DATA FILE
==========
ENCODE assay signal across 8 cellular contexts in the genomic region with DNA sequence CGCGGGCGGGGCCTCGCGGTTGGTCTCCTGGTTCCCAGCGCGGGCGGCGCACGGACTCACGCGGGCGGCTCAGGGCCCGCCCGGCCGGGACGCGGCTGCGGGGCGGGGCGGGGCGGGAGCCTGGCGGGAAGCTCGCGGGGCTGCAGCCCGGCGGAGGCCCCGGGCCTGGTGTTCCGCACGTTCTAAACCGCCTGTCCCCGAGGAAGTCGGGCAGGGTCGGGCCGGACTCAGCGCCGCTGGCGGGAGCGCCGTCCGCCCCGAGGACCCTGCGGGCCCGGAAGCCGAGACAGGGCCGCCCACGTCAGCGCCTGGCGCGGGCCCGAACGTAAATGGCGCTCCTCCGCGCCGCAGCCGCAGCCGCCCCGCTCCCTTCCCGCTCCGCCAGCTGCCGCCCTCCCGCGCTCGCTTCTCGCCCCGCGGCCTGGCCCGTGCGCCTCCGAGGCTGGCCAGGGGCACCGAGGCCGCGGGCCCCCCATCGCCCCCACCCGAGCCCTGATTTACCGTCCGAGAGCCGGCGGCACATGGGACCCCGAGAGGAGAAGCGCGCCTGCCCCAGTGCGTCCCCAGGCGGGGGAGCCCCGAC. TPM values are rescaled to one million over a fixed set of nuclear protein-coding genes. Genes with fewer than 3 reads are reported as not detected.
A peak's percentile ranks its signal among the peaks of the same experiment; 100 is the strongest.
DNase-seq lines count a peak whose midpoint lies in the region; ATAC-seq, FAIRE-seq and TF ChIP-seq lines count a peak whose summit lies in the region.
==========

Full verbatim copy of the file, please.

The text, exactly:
ENCODE assay signal across 8 cellular contexts in the genomic region with DNA sequence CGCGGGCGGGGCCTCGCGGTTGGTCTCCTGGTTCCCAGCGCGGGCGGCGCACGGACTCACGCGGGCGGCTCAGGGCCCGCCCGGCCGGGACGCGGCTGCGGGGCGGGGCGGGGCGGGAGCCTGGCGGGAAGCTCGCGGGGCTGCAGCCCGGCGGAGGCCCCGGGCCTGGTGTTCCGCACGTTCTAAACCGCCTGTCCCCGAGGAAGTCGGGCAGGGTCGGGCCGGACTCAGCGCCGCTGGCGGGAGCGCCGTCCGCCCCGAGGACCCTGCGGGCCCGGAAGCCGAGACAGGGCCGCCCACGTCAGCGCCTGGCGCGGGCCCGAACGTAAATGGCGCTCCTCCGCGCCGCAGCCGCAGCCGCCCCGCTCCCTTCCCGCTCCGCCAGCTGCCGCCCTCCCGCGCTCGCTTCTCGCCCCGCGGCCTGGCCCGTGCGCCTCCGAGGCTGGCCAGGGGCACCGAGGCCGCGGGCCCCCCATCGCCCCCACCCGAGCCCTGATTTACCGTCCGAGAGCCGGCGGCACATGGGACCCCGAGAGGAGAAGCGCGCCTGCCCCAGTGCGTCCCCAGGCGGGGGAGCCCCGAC. TPM values are rescaled to one million over a fixed set of nuclear protein-coding genes. Genes with fewer than 3 reads are reported as not detected.
A peak's percentile ranks its signal among the peaks of the same experiment; 100 is the strongest.
DNase-seq lines count a peak whose midpoint lies in the region; ATAC-seq, FAIRE-seq and TF ChIP-seq lines count a peak whose summit lies in the region.